Subscribe to our free, weekly email newsletter!



Seaports get their due at WERC conference

By Patrick Burnson, Executive Editor
May 06, 2014

When the Warehousing Education and Research Council (WERC) staged its annual conference in Chicago last week, organizers promised to deliver some fresh perspectives on supply chain management. According to many who participated in the event, they did that much – and more.

“It is always interesting going to conferences pertaining to different aspects of the shipping business,” said Tim Van Wormer, Marine Planning and Development Manager for the Port of Portland. “It is easy to become focused on the aspect of the shipping business that you specialize in and lose track of the bigger consumer and distribution picture.”

Van Wormer, who gave a presentation on “U.S. Port Update: Investing in the Future,” added that he was intrigued with the progress that has been made on what he called “horizontal collaboration.”

“This is the ability to better utilize existing investments by sharing resources between companies,” he added. “Port collaboration has always been an area of interest of mine, and the progress that has been made with horizontal collaboration in logistics could serve as a model for the port industry.”

Co-panelist, Russell Held, Director of Economic Development for The Port of Virginia, said the WERC conference also provided him with new market intelligence.

“We discovered, for example, that shippers may be carrying a little more inventory this spring in anticipation of labor disruptions on the West Coast,” he said. “We also see the trend for near-shoring gaining traction, and a great focus on ocean carrier reliability.”

Like most port authorities, Virginia is paying closer attention to the direct demands being made by “Beneficial Cargo Owners.”

“The carriers pay our bills, but we have to make sure they are serving the end-user,” added Held.

Paul Rasmussen, U.S. trade expert and CEO of Zepol, shared his insights on the nation’s “Top 30” ocean cargo gateways, noting that ocean carrier consolidation and new trade agreements would soon reshape the deployment schedules. Bob Trebilcock, editorial director for Supply Chain Management Review, served as panel moderator.

About the Author

image
Patrick Burnson
Executive Editor

Patrick Burnson is executive editor for Logistics Management and Supply Chain Management Review magazines and web sites. Patrick is a widely-published writer and editor who has spent most of his career covering international trade, global logistics, and supply chain management. He lives and works in San Francisco, providing readers with a Pacific Rim perspective on industry trends and forecasts. You can reach him directly at .(JavaScript must be enabled to view this email address).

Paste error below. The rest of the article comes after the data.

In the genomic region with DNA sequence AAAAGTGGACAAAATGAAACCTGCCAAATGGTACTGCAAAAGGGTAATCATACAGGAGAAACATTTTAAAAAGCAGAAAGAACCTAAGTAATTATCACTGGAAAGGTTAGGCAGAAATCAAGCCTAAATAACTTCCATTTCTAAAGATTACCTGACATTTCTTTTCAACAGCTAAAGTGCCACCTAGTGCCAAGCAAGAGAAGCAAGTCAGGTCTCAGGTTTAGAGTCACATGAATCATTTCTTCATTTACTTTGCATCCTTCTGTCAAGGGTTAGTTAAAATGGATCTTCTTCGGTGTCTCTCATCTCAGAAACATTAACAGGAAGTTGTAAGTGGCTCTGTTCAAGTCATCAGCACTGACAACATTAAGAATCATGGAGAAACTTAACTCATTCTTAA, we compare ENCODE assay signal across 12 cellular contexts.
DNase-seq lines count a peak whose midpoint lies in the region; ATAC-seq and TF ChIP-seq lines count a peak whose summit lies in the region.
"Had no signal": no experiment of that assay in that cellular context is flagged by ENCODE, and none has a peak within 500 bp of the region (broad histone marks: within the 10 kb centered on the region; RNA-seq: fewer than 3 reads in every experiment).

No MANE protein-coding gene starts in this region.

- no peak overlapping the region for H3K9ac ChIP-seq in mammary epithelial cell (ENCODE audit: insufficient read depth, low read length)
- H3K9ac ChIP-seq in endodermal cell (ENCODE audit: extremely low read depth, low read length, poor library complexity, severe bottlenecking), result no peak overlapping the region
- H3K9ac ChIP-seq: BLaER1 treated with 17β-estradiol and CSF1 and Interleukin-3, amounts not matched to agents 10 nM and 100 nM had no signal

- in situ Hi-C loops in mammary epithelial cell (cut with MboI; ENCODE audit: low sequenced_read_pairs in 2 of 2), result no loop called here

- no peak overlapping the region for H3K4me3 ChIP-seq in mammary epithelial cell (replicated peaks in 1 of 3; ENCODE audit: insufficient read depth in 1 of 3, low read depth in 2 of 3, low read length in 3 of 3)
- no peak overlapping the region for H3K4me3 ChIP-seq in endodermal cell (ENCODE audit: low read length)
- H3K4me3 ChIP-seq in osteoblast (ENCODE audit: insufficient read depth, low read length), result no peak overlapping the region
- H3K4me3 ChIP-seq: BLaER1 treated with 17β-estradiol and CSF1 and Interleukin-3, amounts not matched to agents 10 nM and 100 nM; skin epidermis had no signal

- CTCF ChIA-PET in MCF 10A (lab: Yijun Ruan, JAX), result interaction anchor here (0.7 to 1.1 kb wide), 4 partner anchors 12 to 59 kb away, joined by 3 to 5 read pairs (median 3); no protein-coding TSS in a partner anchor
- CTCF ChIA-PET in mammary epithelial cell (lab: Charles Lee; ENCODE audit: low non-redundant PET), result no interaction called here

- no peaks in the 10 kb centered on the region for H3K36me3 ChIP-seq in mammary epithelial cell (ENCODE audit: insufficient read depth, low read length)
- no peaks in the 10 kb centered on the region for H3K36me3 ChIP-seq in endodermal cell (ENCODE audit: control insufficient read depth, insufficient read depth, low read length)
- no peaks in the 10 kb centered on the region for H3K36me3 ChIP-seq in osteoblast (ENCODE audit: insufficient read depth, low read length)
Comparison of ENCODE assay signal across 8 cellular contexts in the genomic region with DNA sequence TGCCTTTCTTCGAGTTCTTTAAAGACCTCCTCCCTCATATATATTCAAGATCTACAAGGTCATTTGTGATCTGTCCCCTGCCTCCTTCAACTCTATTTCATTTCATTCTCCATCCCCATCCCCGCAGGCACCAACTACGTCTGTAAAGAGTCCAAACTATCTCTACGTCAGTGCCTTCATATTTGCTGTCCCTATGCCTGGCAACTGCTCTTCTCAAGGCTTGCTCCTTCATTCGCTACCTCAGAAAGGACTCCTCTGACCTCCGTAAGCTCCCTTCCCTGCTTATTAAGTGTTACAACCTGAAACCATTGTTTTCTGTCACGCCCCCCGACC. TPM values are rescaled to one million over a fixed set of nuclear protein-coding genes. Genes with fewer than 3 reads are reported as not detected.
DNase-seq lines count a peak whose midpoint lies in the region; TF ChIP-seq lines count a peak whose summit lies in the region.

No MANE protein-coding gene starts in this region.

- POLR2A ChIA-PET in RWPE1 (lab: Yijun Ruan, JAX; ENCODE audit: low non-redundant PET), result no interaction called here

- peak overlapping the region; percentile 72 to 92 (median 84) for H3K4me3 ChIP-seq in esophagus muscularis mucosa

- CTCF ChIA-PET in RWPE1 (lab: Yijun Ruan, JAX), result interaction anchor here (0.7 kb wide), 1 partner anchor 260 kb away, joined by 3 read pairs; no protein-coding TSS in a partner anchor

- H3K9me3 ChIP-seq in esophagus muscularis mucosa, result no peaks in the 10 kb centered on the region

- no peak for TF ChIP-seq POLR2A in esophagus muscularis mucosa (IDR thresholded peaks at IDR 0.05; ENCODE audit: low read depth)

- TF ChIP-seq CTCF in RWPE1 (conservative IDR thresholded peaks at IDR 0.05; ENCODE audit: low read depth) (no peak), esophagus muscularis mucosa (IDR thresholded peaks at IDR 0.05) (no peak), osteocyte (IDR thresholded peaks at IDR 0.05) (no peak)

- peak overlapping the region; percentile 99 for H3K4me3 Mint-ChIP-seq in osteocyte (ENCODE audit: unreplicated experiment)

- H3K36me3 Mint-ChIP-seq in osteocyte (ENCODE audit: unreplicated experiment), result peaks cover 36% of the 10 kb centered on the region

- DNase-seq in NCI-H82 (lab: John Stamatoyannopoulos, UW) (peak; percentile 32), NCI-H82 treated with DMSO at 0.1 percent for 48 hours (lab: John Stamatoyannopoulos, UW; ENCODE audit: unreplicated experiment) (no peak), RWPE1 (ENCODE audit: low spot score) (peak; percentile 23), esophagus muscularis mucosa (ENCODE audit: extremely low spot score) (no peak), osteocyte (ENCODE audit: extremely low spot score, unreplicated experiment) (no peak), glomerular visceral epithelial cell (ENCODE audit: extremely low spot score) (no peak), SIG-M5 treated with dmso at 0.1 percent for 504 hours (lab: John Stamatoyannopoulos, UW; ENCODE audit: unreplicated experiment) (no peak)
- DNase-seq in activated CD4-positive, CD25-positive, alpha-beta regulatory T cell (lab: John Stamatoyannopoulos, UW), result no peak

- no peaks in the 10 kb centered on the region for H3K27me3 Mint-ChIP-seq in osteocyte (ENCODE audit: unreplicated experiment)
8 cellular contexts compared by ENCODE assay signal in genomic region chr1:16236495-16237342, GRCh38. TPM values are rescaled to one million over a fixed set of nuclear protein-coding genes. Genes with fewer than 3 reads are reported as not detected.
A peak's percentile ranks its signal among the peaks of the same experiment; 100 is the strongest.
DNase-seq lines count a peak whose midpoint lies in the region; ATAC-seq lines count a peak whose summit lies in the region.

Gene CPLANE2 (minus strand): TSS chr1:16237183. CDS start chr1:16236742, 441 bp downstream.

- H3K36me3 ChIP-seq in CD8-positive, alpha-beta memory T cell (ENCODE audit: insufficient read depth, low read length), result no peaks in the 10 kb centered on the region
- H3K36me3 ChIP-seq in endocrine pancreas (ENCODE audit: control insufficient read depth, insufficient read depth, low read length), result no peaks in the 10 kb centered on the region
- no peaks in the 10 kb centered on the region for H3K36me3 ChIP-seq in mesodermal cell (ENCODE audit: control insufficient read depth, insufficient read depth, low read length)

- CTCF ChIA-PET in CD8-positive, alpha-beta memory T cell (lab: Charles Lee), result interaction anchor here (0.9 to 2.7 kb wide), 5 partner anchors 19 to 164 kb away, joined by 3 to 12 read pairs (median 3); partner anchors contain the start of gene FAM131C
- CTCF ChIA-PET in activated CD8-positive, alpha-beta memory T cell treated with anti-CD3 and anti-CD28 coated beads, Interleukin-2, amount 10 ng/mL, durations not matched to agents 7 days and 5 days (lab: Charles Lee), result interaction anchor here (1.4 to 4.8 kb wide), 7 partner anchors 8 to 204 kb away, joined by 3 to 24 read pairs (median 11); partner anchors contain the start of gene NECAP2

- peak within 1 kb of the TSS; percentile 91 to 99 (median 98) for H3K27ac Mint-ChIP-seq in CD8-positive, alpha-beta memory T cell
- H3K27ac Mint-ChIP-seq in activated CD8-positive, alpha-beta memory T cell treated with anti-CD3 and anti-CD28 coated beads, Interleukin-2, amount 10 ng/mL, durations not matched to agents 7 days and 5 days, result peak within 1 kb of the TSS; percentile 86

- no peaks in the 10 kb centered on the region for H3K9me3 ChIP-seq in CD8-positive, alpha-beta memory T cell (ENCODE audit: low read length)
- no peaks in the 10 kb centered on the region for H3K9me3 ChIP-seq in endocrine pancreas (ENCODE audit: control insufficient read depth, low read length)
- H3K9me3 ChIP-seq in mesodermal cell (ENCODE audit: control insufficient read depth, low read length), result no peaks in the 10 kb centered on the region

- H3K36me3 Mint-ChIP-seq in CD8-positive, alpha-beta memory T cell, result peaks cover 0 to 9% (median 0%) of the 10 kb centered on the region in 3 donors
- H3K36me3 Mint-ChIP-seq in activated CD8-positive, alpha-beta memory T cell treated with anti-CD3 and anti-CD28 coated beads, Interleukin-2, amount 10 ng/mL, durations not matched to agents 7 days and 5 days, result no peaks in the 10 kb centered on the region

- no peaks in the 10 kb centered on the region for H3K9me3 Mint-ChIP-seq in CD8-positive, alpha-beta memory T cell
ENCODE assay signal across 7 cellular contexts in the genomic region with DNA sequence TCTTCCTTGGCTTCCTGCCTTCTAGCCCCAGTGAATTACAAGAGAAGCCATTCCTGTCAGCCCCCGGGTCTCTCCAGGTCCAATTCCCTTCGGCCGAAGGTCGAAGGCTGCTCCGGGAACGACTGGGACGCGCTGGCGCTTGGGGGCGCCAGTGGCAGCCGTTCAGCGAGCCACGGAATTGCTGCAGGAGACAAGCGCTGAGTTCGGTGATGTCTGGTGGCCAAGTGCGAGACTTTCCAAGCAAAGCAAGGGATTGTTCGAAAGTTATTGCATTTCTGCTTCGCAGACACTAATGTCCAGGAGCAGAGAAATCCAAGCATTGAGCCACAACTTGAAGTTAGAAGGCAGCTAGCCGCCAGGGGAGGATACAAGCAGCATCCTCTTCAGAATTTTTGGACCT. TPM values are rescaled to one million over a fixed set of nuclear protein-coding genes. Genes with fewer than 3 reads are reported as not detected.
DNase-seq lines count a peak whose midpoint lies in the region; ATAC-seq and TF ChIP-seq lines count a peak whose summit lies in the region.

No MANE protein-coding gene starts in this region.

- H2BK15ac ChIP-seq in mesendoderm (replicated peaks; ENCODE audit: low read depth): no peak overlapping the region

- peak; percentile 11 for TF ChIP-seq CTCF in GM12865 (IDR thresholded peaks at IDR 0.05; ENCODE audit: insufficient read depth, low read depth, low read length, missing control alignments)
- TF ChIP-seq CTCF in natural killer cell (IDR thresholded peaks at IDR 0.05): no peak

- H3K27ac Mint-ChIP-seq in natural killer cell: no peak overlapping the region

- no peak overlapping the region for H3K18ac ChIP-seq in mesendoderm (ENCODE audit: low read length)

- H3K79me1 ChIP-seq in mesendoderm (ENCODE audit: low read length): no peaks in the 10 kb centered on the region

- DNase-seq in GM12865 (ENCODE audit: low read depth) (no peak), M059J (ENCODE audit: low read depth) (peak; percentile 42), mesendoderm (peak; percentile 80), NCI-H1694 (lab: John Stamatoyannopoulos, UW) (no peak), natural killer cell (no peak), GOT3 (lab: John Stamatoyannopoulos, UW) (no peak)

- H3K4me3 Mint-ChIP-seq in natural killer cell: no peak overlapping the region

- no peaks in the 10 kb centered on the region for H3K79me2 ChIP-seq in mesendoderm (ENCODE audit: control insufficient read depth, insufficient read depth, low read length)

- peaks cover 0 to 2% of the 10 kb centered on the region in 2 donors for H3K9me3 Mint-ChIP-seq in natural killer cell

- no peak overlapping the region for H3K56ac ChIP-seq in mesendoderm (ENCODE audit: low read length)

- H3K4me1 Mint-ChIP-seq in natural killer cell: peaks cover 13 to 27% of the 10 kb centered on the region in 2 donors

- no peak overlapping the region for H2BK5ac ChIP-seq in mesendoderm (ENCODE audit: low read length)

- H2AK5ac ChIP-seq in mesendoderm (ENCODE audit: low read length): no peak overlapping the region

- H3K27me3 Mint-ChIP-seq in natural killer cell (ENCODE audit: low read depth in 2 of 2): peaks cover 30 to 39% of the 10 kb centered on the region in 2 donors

Subscribe to Logistics Management magazine

Subscribe today. It's FREE!
Get timely insider information that you can use to better manage your
entire logistics operation.
Start your FREE subscription today!

Recent Entries

Working with research partner, The Economist Intelligence Unit, the IBM Institute for Business Value surveyed 1,023 global procurement executives from 41 countries in North America, Europe and Asia.

U.S. Carloads were down 7.8 percent annually at 259,544, and intermodal volume was off 15.7 percent for the week ending February 21 at 213,617 containers and trailers.

The Department of Transportation’s Bureau of Transportation Logistics (BTS) reported this week that U.S. trade with its North America Free Trade Agreement partners Canada and Mexico in December 2014 was up 5.4 percent annually at $95.8 billion. This marks the 11th straight month of annual increases, according to BTS officials.

While the volume decline was steep, there was numerous reasons behind it, including terminal congestion, protracted contract negotiations between the Pacific Maritime Association and the International Longshore and Warehouse Union, and other supply chain-related issues, according to POLA officials.

Truckload rates for the month of January, which measures truckload linehaul rates paid during the month, saw a 7.9 percent annual hike, and intermodal rates dropped 0.3 percent compared to January 2014, which the report pointed out marks the first annual intermodal pricing decline since December 2013.

Article Topics

Blogs · Ocean Cargo · Logistics · Shipping · All topics

Comments

Post a comment
Commenting is not available in this channel entry.


© Copyright 2015 Peerless Media LLC, a division of EH Publishing, Inc • 111 Speen Street, Ste 200, Framingham, MA 01701 USA